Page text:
During the last presidential campaign, then Governor George Bush said he wanted to bring a new tone of civility to Washington. He has failed, but not for lack of trying.
Even as Sen. Edward Kennedy (search) was calling him a fraud and a payer of bribes to other nations to help in postwar Iraq, the president was more of a gentleman than his detractors. He even said he "respected" Sen. Kennedy and wished that he and others would stick to criticizing his policies, if they must, instead of engaging in name-calling.
Liberal Democrats are frustrated. They have long believed that government belongs to them by right. Having lost the last several election cycles, including both houses of Congress under their patron saint, Bill Clinton, they are frustrated and don't know what to do with themselves. So they engage in name calling, rather than debate policy.
Writing in The New Republic -- which hardly anyone reads -- some guy named Jonathan Chait penned a piece called "The Case for Bush Hatred." Chait begins "I hate George W. Bush" and it goes downhill from there.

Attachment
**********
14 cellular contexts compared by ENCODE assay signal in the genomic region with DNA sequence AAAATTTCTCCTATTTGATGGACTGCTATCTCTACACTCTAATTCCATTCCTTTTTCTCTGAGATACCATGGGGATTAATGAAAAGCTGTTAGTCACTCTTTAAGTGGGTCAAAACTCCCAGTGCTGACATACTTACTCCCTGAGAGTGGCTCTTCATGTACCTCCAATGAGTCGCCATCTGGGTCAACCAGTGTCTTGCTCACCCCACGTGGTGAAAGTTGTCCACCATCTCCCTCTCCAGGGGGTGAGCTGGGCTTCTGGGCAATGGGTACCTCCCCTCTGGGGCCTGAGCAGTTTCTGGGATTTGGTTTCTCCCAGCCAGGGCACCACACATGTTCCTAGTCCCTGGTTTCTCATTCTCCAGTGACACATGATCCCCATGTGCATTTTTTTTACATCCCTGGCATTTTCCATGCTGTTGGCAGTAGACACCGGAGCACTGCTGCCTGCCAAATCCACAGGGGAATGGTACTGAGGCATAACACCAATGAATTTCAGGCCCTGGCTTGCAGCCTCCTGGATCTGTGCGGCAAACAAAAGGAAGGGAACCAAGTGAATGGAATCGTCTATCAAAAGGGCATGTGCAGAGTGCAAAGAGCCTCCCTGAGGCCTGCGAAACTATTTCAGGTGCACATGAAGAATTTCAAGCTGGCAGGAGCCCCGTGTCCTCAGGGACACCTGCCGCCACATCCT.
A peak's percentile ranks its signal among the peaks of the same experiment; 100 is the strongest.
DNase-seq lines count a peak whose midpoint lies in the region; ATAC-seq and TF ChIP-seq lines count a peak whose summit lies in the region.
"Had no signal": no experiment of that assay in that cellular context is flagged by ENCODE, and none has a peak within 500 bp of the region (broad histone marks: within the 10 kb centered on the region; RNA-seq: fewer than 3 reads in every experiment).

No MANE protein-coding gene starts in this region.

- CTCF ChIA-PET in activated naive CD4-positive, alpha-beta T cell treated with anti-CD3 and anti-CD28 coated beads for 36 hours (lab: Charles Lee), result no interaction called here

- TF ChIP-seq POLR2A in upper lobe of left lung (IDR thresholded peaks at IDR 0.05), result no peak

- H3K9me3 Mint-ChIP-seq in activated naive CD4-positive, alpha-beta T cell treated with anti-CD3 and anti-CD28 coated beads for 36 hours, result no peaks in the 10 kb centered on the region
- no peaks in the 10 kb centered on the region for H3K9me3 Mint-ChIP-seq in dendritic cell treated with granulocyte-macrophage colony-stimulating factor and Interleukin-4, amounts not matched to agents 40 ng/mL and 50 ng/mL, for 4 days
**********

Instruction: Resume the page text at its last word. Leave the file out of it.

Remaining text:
What is it about the president that people like Chait and Kennedy hate? It is that while he's not a perfect man, he is a good man. That's what came through in Brit Hume's remarkably candid interview with the president last Monday night.
The president's detractors say his modesty is fake, but how would they know? I remember former Sen. Alan Simpson's great line: "He who travels the high road of humility in Washington will not be troubled by heavy traffic."
There's something about turning the other cheek, as the president has done to the name-callers. Eventually it defeats one's enemies. They are made to look petty and vindictive, which they are.
If the critics have better ideas for dealing with terrorists and mass murderers like Saddam Hussein, then let's hear them.
So far, all they can do is criticize decisions already made. They haven't a clue how to lead the country. Let's hope they never get the chance.
And that's Column One for this week.
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